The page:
Letter from Prague

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Now I'm no fan of techno music. I sing in a rock-pop band a-la Oasis, have seen clubs turn themselves into rave venues to make sure they pack the crowds in, and to be quite frank, when in a really bad mood, I blame techno for doing more than anything in recent years to destroy popular music.

One example I would cite, although not a techno song, would be Madonna's extremely dull cover version of American Pie. Now, in my mind, Don McClean's original is one of the all-time classics of popular music. Simple, unconventional and performed to perfection. Next time you hear the original on the radio or the TV, just listen to the way that McClean sings the first verse slower, forsaking any regularity of rhythm - building with a crescendo to the second verse, ending with the famous line about the death of Buddy Holly and Richie Vallens in a plane crash: "The day/that music died". The acoustic strums and the McClean must have known that he'd written a classic by beginning slowly to sing "Bye, bye/Miss American Pie".

So let's zip forward thirty years or so. 'OK, what shall we do with this one?' asks the pop star. 'Easy,' says the record company executive, 'let's take out all the good bits, make the rhythm regular, add a dance beat and let you sing it.' 'OK' says Madonna. This, tragically - will be the legacy of the dance and techno culture. A whole new generation of teenagers will now spend the rest of their youth believing that Madonna wrote American Pie; dance has robbed them of appreciating the genius of musicians such as Don McClean. One day the question will come up--no doubt in Musical Trivial Pursuit or something--and they'll all scream 'Madonna' in unison, then they'll go round for the rest of the night thinking 'Don Who?'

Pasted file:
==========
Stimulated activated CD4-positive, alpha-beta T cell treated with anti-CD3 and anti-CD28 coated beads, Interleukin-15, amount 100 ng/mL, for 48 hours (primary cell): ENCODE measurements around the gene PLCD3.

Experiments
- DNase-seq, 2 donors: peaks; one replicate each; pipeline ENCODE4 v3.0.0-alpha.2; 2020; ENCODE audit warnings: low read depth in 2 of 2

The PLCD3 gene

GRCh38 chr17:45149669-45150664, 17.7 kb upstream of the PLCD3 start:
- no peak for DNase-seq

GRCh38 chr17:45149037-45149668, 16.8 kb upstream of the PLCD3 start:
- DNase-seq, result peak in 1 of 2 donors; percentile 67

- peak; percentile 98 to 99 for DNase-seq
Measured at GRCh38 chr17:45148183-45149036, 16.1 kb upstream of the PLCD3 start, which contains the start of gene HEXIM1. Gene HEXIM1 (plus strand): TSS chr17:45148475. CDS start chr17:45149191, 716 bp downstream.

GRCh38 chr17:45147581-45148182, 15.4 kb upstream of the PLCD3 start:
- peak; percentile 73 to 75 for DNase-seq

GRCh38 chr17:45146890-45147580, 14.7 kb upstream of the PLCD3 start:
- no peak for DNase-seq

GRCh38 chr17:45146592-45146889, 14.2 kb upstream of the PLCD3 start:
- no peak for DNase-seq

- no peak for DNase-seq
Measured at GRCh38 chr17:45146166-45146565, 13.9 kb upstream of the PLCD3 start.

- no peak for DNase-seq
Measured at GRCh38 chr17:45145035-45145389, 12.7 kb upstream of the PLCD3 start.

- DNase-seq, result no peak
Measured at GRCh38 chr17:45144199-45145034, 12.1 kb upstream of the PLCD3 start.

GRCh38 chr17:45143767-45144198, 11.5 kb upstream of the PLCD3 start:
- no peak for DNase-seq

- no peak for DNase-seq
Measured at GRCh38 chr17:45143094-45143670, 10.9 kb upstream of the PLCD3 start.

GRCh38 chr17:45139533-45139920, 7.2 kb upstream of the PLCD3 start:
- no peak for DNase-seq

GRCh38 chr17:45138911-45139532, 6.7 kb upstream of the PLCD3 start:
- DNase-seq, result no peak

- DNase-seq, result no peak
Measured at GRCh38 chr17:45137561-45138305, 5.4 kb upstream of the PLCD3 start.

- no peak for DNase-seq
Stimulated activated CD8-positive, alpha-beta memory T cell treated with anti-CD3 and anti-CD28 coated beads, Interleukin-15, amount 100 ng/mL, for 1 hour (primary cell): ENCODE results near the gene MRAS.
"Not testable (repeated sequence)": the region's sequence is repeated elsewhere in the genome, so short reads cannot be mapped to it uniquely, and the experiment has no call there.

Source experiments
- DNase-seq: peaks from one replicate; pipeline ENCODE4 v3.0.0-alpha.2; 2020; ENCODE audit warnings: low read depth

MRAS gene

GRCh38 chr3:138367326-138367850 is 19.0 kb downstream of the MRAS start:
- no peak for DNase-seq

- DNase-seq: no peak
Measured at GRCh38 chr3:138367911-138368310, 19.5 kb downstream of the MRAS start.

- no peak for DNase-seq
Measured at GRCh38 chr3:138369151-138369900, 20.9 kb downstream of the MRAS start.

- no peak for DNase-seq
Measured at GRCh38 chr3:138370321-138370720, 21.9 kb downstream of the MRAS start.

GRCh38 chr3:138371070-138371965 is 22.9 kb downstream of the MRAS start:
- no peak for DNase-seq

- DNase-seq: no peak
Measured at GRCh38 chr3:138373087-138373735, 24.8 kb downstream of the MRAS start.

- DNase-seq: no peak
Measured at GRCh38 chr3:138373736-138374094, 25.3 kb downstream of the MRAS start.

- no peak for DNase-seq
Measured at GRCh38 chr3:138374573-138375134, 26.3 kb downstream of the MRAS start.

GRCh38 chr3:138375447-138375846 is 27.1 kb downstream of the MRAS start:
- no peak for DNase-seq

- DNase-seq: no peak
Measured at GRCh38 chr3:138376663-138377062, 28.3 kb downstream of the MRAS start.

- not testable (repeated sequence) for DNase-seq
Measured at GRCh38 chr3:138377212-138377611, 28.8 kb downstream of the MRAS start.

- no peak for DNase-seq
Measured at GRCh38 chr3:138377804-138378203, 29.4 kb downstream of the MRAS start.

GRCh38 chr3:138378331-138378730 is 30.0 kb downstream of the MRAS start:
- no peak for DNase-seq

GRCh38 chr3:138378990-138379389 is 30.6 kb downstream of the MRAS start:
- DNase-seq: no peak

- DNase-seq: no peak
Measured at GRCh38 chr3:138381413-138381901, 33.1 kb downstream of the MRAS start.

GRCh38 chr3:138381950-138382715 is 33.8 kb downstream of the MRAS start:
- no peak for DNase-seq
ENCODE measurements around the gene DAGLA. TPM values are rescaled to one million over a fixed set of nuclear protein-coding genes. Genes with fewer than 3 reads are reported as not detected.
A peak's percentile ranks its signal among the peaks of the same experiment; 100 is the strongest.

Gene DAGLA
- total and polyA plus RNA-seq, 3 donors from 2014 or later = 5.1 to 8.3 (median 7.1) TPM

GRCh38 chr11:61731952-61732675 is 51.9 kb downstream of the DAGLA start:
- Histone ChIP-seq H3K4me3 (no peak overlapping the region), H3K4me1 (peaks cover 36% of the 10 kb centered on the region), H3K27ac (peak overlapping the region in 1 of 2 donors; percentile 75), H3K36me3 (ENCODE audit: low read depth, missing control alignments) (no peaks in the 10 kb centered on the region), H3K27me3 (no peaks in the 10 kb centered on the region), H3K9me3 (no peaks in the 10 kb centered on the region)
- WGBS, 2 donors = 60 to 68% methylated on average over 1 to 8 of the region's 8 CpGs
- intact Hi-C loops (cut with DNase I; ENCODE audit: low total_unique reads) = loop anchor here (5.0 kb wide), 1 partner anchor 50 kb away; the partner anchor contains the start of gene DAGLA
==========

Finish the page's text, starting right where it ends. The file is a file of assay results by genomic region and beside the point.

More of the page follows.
It's all a bit sad, really. But before you think that I'm an old fuddy-duddy, there are a few things about techno that I can appreciate. At the end of the day, it's just a natural development of music. It may appear to me to be cheap and lacking in any sort of musical invention, but at the end of the day, if it packs 'em in, who am I to poo-poo other people's fun.

Try saying that, though, to the residents of the South Bohemian village of Lipnice--all sixty of them. If, you've heard the news this week from the Czech Republic, then you should already know that an illegal outdoor rave took place in a field next to the village, which attracted revelers from all across Europe.. at it's maximum during the five days, the population of Lipnice rose from 60 to an estimated 6,000. The mainly elderly residents were treated to non-stop techno music, from morning until night, the roads were jammed for miles around with people coming to and from the bash, and there was no refuge collection or mass sanitation of any kind.

There are two sides to every story of course. Part of the attraction of a rave must be its illegality, and in that way it is no different to, say, the banned mass biker rallies of the 60s and 70s. The very fact that something has permission from the authorities takes away half the appeal of it for many young - and indeed older - ravers. Just a bit of shame for the poor residents of the town.

There is no way that the police can legislate for such a surprise, and even of they had known well in advance, it is doubtful here in the Czech Republic whether they would have sufficient resources to physically prevent 6,000 people pitching themselves in a field and having a party. It's a bit like the old joke Q: Where does a ten foot gorilla sit? A: Anywhere it wants. And besides, even the chief of police was a young man once.

Fact is that I do believe that there are certain things about the younger generation that the older simply have to tolerate. Of course, in this situation, the cause of the younger isn't helped by leaving a trail of destruction in their wake. Such situations can still be harmless and even become acceptable if the organizers involved were to act a little more responsibly. If they had shown a little bit more respect to locals of Lipnice, then they may have earned some respect in return. As it is - that awful techno beat aside - the next illegal rave promises a crack-down by the authorities. None of us want to believe what the local mayor said of the situation. That it could well have turned into a massacre.